The obvious link – and I’m building here on work by Edward Keene at Oxford (see relevant chapter in the new Handbook to the Reception of Thucydides, yours for only £5000 plus tips) – is the work of Arnold J. Toynbee, great admirer of Thucydides (I’ve blogged on this previously), disciplinary maverick (repudiated by most ‘proper’ historians for being too speculative, mystical and popular; not much standing in contemporary political theory that I can see) but influence on Louis Halle, US state department official who wrote influential book comparing Cold War with Peloponnesian War. I want to extend this to encompass other figures in the ‘utopian’ tradition of the 1920s and 1930s (fiercely denounced by people like Carr for their total lack of realism, commitment to the League of Nations long after it had ceased to serve any useful purpose etc.), not least because of the prominence of two other figures with classical backgrounds and a known predilection for Thucydides: Gilbert Murray and Alfred Zimmern. All three, I would suggest, were influenced by the use of the Funeral Oration during the war as an expression of the values people were fighting for (as noted above, this occurred on both sides) and the feeling of recognition experienced in comparing Thucydides’ account with contemporary events, and sought to follow his example in developing a critical understanding of the causes of war as a basis for preventing it in future.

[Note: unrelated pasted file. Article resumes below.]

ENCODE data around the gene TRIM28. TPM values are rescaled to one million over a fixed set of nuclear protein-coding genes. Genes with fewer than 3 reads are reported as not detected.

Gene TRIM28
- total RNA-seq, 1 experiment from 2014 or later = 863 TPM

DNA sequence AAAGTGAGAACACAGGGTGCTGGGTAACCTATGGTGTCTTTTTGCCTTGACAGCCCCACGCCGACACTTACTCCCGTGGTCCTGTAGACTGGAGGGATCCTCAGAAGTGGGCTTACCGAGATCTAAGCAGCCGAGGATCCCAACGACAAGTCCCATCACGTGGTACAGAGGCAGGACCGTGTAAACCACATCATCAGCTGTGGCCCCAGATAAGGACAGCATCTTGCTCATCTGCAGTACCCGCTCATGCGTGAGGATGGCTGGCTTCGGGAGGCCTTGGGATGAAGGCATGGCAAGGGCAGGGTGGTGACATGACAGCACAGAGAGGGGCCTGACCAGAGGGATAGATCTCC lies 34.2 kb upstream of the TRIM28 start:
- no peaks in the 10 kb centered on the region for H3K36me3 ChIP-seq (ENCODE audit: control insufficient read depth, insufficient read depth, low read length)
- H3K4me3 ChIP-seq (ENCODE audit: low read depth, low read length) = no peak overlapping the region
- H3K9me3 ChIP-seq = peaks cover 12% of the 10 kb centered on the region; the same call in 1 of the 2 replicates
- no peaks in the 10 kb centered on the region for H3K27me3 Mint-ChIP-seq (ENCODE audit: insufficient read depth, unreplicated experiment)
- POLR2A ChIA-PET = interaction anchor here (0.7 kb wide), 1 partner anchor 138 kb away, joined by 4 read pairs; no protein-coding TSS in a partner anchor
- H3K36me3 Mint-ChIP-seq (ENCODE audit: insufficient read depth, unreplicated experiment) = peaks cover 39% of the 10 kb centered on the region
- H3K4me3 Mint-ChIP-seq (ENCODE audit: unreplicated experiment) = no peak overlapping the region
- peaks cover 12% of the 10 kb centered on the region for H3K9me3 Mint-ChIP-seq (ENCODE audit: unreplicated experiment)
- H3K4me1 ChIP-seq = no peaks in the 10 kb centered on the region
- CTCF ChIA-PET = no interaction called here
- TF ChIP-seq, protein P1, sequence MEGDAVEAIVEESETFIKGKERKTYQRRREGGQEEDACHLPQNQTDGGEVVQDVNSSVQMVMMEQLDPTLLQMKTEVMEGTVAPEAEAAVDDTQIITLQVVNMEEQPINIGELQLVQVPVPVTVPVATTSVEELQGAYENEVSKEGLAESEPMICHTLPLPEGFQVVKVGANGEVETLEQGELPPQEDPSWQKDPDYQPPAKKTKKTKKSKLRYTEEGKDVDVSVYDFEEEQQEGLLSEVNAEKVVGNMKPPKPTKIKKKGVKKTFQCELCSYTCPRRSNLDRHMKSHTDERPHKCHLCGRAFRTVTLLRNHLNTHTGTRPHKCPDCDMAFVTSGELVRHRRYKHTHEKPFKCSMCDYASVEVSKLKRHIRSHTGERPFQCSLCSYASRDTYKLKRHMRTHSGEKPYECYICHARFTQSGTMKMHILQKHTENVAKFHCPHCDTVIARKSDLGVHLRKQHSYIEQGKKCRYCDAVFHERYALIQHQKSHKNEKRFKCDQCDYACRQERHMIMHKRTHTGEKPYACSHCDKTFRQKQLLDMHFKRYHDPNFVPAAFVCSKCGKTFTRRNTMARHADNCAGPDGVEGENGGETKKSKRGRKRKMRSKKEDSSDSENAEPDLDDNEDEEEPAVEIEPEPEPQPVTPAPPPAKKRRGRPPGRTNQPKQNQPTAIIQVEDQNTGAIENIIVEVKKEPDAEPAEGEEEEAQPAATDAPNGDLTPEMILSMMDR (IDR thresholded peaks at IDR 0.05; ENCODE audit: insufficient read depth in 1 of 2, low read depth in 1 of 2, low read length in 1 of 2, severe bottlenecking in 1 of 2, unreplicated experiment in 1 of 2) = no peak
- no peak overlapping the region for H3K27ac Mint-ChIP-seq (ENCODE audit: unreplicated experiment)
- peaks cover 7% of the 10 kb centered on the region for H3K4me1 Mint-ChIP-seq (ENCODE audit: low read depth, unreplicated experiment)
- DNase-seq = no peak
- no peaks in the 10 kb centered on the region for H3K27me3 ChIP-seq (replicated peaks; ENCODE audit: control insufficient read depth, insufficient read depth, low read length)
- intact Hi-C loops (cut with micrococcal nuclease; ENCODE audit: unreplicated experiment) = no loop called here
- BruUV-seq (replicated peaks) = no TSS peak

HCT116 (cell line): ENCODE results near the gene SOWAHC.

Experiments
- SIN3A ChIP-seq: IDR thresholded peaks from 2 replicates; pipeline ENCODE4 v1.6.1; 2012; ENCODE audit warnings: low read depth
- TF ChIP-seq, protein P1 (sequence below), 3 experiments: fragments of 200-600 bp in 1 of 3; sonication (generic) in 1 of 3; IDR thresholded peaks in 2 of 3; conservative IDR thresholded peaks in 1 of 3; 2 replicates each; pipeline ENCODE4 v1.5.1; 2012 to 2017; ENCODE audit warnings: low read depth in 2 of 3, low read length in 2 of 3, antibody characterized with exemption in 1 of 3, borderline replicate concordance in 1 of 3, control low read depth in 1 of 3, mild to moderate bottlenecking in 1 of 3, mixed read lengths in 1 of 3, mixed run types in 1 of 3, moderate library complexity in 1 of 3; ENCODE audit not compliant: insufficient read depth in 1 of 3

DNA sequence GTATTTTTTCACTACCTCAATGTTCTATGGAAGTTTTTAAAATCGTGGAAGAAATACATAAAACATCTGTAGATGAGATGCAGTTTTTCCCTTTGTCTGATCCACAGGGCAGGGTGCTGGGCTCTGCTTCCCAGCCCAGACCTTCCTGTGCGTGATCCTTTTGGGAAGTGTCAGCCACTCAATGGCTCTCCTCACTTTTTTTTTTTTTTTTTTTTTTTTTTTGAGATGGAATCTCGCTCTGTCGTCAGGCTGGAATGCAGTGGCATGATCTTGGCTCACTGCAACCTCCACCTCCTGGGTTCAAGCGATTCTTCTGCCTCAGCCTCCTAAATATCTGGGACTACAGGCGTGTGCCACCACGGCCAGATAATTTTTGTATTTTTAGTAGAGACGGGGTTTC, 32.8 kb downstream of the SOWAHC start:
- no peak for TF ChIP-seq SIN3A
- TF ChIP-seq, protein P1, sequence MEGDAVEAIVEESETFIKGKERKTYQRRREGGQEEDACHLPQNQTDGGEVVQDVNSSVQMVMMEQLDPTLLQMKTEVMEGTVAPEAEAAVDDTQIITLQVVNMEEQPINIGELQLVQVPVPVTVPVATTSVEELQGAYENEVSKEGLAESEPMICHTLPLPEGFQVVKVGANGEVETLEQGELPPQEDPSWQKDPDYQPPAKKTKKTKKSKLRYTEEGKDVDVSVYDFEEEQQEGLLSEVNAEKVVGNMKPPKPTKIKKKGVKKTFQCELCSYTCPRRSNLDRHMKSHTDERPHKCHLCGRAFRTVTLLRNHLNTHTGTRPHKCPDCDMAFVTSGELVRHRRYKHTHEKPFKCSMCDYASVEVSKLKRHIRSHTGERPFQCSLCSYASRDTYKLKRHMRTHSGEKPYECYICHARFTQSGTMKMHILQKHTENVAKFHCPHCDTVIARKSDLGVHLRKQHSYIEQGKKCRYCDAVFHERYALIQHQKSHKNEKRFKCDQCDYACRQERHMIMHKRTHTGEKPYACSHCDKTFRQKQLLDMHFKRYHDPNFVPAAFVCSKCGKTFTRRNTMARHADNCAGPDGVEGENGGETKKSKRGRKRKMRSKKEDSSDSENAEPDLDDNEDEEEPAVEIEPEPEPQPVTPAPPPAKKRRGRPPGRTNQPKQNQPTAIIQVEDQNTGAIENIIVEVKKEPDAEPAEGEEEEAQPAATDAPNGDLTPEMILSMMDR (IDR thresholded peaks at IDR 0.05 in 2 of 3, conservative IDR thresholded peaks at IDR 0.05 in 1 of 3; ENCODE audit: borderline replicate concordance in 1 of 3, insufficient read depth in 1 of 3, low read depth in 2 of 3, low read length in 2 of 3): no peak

In other words, it’s not that lots of people were suddenly reading Thucydides, but that certain people were – and making specific use of his work. This isn’t something that Google Ngrams can usefully test, since it measures basic quantity rather than quality of references, but it still offers an interesting comparison, charting the proportion of Thucydides references against Herodotus and Plutarch.